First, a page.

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The Jazz Journey of Gary Burton
(Published: October 15, 2013)

BOSTON, October 8, 2013 -- Gary Burton, the ground-breaking jazz vibraphonist and seven-time Grammy Award-winner, returns to Berklee College of Music - where he studied, taught, and administrated for a collective 50 years - to celebrate the release of his autobiography, Learning to Listen: The Jazz Journey of Gary Burton. The program will feature Burton in conversation with jazz critic and Grammy Award winner for Best Album Notes Bob Blumenthal. He'll also perform with his quintet. Copies of Burton's autobiography will be given to each member of the audience.

The Jazz Journey of Gary Burton, with Julian Lage, Vadim Neselovskyi, Jorge Roeder, and Lee Fish takes place Tuesday, November 12, at the Berklee Performance Center, 136 Massachusetts Avenue. Tickets are $28, $16 for students, and available at the Berklee Performance Center box office, or at berklee.edu/bpc. Call 617-747-2261. The Performance Center is wheelchair accessible.

In Learning to Listen: The Jazz Journey of Gary Burton (Berklee Press), Burton writes of his life from growing up in a small Midwestern farm town where he began music lessons at age 6, to pioneering the jazz-rock genre and introducing the world to the four-mallet vibes technique. His story is about a musician always evolving and expanding his sound with new influences and collaborators. He tells tales of living in Nashville and working alongside Chet Atkins and guitarist Hank Garland, of seeing Jimi Hendrix's first New York City performance; working with Eric Clapton and members of the Eagles, touring and recording extensively with the iconic Tango musician Astor Piazzola, and even receiving a Grammy nomination for Best Classical Album with his recording Virtuosi.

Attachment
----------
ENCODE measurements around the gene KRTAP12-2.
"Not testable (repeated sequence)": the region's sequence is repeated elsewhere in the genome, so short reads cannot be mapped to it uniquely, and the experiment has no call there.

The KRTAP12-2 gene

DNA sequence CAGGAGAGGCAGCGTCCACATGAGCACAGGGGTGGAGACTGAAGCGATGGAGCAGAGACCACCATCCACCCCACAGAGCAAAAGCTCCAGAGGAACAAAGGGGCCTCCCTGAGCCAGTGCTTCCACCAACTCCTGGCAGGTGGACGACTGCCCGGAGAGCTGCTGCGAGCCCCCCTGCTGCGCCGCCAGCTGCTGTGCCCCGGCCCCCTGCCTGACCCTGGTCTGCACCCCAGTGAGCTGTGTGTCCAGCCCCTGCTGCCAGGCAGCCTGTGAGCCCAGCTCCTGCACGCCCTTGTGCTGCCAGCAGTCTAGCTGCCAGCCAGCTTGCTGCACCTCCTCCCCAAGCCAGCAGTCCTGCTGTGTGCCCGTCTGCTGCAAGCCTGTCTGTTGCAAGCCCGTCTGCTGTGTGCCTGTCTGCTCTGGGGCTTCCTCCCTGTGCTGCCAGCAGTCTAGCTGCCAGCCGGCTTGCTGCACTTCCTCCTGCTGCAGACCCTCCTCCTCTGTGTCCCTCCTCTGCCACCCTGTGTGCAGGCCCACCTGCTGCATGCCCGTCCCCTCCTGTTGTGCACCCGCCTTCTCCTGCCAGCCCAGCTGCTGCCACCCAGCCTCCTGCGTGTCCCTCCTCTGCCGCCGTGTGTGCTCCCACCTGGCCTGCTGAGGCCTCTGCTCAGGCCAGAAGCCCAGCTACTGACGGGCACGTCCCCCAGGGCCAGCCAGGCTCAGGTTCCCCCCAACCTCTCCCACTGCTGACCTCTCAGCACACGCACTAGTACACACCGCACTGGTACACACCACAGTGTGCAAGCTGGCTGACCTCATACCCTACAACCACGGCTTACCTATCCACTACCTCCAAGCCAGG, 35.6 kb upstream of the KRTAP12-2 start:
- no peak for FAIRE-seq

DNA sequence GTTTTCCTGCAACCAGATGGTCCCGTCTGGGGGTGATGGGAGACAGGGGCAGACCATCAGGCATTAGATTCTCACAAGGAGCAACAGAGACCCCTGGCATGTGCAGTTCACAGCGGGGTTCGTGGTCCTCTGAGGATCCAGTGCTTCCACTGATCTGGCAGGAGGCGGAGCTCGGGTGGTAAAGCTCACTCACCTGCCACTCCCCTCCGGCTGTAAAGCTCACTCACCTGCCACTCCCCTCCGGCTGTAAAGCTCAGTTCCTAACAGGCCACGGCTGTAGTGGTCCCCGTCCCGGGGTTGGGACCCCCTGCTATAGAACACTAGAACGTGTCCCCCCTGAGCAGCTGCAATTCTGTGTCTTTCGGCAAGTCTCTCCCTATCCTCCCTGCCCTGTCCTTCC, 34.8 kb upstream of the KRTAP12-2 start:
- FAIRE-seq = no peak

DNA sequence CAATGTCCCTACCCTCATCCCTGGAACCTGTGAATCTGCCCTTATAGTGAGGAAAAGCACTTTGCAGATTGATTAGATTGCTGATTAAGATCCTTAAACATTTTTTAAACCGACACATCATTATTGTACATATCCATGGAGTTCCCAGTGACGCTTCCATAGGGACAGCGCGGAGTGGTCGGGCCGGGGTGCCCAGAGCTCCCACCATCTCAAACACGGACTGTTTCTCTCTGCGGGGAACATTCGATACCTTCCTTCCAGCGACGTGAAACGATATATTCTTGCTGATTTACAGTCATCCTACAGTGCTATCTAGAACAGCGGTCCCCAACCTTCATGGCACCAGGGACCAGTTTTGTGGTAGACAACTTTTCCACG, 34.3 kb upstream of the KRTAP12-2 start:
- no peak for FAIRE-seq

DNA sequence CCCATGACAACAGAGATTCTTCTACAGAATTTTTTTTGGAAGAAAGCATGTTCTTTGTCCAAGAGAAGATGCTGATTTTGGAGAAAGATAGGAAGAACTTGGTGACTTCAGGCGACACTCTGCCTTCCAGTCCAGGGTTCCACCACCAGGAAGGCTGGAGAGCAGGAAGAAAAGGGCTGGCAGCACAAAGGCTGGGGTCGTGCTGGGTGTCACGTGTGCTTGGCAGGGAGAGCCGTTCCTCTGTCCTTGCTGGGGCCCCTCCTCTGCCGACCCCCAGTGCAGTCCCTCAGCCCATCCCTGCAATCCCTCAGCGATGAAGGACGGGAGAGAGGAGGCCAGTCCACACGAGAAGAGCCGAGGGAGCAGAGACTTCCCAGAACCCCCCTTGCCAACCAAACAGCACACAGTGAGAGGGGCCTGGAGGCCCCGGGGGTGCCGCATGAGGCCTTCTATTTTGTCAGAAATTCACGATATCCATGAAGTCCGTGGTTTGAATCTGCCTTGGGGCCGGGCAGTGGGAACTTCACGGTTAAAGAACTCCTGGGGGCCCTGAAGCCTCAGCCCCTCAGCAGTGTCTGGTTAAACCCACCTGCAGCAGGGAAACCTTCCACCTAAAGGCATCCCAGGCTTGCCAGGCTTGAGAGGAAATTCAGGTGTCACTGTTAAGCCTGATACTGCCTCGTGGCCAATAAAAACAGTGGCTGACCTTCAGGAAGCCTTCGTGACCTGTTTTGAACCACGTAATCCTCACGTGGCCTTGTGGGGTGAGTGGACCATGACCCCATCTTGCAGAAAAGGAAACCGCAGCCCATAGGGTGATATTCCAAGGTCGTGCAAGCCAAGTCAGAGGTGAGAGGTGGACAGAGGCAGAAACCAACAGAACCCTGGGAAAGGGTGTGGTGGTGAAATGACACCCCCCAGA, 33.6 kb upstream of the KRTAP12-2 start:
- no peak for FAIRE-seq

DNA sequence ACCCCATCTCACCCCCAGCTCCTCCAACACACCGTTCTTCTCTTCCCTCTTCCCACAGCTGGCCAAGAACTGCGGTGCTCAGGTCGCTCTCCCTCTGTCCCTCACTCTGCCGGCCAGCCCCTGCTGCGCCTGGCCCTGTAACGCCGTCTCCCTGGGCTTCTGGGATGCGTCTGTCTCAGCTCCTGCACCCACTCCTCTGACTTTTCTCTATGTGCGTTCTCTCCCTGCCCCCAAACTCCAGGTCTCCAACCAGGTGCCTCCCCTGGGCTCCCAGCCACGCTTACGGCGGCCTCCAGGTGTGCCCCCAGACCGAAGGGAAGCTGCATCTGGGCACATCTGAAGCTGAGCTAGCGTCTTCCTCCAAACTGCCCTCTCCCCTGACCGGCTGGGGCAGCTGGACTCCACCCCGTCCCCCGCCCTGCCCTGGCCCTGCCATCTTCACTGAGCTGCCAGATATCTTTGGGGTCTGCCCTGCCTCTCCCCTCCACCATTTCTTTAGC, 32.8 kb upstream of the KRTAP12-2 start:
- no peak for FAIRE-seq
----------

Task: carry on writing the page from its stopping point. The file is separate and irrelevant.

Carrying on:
He also is one of the few openly gay men in jazz, a genre of music that has long been identified with a particularly masculine reputation. He first revealed this on the NPR show Fresh Air, after decades of keeping the secret from those around him.

Burton studied at Berklee from 1960 - 62, leaving to start his career with George Shearing and Stan Getz. He returned, and began a parallel career teaching percussion and improvisation in 1971. In 1985, he was named dean of curriculum, and in 1996, he was appointed the college's first executive vice president. In 2004, he retired from the college to perform and record full-time, though he continues to teach for Berklee Online.

More Information: http://www.berklee.edu/events/berklee-performance-center?page=1

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